Tuesday, January 28, 2014

Texas Chainsaw 3D (2013) - A Review

Evil wears many faces…

In 1974, a film was released that was so disturbingly grotesque and horrifying that it was subsequently banned in over 10 countries, some for as long as 23 years before the film saw the light of day. It’s opening crawl, voiced by John Larroquette, has gone on to become one of the most recognizable and chill inducing moments in the history of cinema. 

It is The Texas Chain Saw Massacre.

This film serves as one of the backdrops of my horror history. It is one of the few films that will continually send shivers down my spine, even just thinking about it. Unfortunately this review is not focusing on the 1974 classic, however on the direct sequel that was released in January of 2013. I held off on watching it, not based on any reviews, but because it didn’t look very good to me (based on trailers and promotional materials). However, due to its recent release on Netflix I decided to give it a go and see if it really is as bad as everyone seems to think it is. Let’s take a look at Texas Chainsaw (3D).

Title: Texas Chainsaw

Director(s): John Luessenhop

Writer(s): Kirsten Elms, Adam Marcus, Debra Sullivan

Producer(s): Carl Mazzacone

Starring: Alexandra Daddario, Dan Yeager, Trey Songz, Tania Raymonde, Thom Barry, Paul Rae, Bill Moseley

Studio: Twisted Pictures, Lionsgate (distribution)

Running Time: 92 minutes

Release Date: January 4th, 2013

“After the first massacre in 1974, the townspeople suspected that the Sawyer family were responsible. A vigilante mob of enraged locals surrounded the Sawyer house, burning it to the ground and killing every last member of the family. Decades later a young woman named Heather learns that she has inherited a Texas estate from her grandmother. she decides to bring her friends along on the road trip to invesitgate her inheritance. On arrival she uncovers she has inherited a mansion but is yet to uncover the terrors that lurk in the basement below it.” – synopsis courtesy of IMDB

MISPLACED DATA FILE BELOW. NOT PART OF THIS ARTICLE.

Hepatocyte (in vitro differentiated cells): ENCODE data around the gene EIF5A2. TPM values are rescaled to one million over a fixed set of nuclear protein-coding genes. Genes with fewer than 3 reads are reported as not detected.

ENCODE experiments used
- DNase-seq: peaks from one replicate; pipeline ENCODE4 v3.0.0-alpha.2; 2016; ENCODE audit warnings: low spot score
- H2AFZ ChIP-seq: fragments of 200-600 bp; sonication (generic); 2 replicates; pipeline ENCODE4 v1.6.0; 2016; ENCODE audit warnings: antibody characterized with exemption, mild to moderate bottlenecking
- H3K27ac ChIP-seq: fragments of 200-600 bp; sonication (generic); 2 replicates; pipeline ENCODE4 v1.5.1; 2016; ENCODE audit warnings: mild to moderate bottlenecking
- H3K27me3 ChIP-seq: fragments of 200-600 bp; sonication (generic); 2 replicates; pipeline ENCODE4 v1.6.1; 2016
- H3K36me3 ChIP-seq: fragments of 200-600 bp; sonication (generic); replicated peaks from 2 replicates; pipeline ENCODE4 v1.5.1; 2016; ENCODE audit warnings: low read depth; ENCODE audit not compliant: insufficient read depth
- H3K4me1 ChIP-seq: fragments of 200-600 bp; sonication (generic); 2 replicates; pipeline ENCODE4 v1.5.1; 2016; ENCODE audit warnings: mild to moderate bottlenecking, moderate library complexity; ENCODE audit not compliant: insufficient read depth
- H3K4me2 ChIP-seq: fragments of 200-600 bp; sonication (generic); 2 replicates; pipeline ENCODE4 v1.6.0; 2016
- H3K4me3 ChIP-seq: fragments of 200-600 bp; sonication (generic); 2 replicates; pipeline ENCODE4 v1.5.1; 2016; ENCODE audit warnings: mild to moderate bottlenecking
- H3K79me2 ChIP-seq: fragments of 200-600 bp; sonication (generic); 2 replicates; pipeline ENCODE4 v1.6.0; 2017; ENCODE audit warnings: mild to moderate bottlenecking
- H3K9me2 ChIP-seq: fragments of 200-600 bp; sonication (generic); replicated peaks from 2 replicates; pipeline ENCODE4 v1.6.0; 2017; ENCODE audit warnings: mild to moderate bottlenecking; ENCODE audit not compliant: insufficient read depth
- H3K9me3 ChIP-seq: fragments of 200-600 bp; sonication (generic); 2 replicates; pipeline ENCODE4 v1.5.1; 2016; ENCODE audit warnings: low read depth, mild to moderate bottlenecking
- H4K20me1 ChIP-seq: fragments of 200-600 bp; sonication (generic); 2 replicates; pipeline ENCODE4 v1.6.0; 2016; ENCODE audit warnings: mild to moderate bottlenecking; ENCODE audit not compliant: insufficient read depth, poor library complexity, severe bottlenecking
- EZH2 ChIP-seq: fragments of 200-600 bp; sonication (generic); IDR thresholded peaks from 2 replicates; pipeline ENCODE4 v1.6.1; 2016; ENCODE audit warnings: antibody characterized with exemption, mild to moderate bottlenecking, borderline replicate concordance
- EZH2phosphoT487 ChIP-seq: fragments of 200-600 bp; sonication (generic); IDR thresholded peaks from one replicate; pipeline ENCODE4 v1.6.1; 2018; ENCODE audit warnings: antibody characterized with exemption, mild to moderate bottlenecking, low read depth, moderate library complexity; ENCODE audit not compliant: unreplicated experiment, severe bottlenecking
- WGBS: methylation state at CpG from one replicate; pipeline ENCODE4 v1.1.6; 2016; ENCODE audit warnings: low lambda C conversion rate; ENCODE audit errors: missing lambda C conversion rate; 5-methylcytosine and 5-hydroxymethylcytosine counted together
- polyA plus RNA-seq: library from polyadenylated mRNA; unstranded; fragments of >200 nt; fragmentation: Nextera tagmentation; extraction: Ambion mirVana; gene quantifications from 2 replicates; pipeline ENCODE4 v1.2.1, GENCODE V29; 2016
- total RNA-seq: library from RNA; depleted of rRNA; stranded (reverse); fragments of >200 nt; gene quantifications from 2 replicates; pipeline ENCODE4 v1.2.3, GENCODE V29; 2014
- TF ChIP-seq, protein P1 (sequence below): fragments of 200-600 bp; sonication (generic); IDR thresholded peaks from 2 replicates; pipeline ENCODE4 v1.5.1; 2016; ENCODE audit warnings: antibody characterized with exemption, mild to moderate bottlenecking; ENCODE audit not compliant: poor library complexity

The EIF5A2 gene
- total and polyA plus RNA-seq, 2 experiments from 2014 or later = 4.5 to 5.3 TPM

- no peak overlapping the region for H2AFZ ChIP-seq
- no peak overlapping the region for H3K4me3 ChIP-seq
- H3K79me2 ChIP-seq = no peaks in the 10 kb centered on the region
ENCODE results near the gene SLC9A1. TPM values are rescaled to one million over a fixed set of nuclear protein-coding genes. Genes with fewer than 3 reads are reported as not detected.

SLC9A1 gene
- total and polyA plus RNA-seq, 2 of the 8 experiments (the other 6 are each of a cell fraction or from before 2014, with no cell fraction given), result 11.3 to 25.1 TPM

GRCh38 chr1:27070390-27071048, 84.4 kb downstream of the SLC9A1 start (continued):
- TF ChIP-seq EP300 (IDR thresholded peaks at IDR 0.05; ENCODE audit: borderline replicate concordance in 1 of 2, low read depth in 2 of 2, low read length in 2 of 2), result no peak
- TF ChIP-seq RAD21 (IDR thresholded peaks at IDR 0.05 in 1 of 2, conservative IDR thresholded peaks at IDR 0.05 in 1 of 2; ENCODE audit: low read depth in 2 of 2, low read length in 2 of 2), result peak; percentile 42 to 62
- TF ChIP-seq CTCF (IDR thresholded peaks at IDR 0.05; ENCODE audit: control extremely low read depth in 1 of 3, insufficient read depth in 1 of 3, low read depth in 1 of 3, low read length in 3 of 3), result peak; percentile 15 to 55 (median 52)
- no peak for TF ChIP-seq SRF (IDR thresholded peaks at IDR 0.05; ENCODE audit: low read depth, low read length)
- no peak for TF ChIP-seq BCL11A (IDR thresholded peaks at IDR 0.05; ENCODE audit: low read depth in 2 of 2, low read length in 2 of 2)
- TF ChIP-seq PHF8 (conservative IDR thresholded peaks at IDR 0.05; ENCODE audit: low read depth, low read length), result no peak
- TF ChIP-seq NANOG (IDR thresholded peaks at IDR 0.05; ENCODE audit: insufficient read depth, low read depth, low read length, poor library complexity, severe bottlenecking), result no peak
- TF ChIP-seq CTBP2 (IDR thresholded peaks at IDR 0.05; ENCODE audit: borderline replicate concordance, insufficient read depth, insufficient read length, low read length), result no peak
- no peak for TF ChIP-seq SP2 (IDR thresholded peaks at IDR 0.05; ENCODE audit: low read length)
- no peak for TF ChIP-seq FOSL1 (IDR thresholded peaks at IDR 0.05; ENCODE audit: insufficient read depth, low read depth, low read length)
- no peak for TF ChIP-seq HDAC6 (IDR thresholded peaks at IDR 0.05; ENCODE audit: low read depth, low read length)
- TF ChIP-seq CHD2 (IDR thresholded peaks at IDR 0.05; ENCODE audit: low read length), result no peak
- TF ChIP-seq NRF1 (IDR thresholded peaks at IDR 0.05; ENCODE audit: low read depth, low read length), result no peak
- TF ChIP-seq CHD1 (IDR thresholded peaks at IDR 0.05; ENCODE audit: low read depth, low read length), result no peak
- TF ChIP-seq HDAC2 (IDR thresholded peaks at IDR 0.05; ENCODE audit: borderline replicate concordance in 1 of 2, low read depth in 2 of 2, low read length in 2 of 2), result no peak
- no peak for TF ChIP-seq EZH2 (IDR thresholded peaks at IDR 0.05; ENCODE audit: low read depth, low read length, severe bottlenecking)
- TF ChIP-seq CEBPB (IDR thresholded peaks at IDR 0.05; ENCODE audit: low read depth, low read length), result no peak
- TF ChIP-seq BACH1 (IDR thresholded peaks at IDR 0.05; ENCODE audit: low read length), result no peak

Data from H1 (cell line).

One of the biggest horror remakes of the past 10 years has been the Marcus Nispel directed The Texas Chainsaw Massacre starring Jessica Biel and Andrew Bryniarski as Leatherface. It was a spectacle; it successfully revived interest in the franchise and even if most horror fans seemed to hate it, it was handled pretty damn well in my opinion. However, when I first heard that the franchise was yet again being revisited, this time as a direct sequel to the 1974 masterpiece, I became a bit leery.

I think it’s best in this situation to start with taking a look at the director, John Luessenhop (Takers, Lockdown). Now, this is Luessenhop’s first time in the horror ring and it absolutely shows. The Chainsaw franchise has certain elements that set it apart from any of the others, the first one being it’s grimy and chilling atmosphere. This film failed to capture very much of that. The mere fact that Leatherface is now living beneath a beautifully decorated and well maintained mansion (of-sorts) seemed to come off strange to me and as an interesting deviation from the original rules set down by Tobe Hooper and Kim Henkel. I think that the main point to make about Luessenhop is that he does not seem to be a fan of the horror genre, much less of the Chainsaw franchise and I think that may have been his biggest downfall. Diehard fans of the franchise were able to see right through the factory line, main stream appeal that Luessenhop tried so very hard to create in this film.